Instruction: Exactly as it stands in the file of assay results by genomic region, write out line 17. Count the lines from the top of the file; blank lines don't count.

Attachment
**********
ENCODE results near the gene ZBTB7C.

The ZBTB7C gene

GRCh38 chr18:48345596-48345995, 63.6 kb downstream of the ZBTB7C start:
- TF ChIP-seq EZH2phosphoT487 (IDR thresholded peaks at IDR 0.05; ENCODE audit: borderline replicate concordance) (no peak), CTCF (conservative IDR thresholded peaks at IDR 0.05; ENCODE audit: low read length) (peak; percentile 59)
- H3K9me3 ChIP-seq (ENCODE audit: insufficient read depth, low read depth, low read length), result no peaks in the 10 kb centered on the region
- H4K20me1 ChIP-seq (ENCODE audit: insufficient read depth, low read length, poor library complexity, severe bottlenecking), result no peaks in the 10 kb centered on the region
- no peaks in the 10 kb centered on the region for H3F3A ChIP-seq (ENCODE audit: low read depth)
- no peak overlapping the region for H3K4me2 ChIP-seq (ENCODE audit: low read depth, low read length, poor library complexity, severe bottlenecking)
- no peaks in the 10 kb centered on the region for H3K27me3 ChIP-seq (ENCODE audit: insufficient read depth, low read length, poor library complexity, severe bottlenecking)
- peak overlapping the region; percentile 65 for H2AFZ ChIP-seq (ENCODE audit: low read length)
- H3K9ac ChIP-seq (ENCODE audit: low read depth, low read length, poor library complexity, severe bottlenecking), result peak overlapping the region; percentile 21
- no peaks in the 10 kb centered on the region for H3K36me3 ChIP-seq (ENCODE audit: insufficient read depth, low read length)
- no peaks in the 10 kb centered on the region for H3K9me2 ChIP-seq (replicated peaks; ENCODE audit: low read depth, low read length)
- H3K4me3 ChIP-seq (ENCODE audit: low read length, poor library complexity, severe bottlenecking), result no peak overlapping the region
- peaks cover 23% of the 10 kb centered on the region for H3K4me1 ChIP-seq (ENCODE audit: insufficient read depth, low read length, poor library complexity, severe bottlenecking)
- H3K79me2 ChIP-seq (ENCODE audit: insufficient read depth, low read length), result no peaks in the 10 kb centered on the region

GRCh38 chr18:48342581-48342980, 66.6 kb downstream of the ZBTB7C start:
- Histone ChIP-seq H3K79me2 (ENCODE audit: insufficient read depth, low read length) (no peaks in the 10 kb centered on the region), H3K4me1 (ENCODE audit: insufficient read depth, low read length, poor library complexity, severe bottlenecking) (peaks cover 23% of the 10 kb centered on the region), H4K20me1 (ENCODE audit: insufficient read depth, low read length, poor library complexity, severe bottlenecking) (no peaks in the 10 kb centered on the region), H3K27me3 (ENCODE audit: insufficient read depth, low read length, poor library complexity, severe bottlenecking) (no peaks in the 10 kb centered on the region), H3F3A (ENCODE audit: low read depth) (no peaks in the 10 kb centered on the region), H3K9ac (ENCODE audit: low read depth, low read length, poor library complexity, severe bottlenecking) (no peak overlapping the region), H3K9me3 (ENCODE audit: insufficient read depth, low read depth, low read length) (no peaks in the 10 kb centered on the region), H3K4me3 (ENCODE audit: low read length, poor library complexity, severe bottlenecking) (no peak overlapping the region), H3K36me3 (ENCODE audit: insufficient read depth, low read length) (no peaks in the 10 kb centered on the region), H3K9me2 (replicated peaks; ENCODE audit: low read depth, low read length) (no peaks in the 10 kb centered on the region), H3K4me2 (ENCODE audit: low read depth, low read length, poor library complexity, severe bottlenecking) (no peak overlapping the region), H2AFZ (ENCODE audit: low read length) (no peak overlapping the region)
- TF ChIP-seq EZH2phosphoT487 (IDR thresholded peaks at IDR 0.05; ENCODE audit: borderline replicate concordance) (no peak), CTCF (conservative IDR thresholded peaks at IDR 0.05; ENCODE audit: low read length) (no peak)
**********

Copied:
GRCh38 chr18:48342581-48342980, 66.6 kb downstream of the ZBTB7C start: